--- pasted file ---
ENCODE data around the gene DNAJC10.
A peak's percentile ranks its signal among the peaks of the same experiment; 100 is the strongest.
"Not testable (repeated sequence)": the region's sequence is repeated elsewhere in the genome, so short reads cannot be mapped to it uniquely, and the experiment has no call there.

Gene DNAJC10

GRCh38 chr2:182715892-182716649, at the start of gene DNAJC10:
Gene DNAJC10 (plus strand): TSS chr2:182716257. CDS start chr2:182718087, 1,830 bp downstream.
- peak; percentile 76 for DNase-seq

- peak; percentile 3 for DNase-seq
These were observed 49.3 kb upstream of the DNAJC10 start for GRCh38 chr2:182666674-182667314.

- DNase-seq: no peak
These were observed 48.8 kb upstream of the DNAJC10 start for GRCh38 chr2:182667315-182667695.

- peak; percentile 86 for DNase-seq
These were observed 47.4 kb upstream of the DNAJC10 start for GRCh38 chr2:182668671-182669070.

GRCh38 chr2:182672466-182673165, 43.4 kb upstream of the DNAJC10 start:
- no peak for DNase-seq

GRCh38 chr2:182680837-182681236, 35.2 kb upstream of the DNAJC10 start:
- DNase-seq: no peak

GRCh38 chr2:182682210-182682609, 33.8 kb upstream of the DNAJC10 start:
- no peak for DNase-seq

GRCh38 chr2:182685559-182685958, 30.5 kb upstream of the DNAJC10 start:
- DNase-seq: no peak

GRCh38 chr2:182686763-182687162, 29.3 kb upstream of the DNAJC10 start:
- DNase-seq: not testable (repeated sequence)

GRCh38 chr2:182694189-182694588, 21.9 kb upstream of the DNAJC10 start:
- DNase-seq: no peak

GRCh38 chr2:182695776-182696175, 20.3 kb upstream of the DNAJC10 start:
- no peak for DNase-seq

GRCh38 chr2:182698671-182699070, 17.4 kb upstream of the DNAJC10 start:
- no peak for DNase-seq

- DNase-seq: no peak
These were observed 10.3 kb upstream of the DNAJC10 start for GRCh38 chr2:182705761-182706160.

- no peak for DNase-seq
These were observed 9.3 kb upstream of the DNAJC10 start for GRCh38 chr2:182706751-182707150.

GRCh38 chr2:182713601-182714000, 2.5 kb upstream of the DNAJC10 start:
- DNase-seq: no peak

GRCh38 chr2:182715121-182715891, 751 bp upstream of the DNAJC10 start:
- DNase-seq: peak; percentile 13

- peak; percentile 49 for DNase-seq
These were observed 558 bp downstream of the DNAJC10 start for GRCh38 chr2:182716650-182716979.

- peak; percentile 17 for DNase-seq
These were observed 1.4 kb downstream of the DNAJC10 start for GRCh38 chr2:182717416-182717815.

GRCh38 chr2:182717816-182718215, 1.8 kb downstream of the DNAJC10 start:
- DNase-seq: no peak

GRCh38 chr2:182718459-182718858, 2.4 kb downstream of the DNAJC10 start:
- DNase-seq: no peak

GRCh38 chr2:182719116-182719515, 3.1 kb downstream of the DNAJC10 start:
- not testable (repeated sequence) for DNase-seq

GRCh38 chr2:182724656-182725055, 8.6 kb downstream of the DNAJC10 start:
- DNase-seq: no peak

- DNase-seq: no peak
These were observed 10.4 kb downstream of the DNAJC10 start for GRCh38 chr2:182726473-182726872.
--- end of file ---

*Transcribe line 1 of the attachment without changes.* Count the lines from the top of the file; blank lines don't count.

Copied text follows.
ENCODE data around the gene DNAJC10.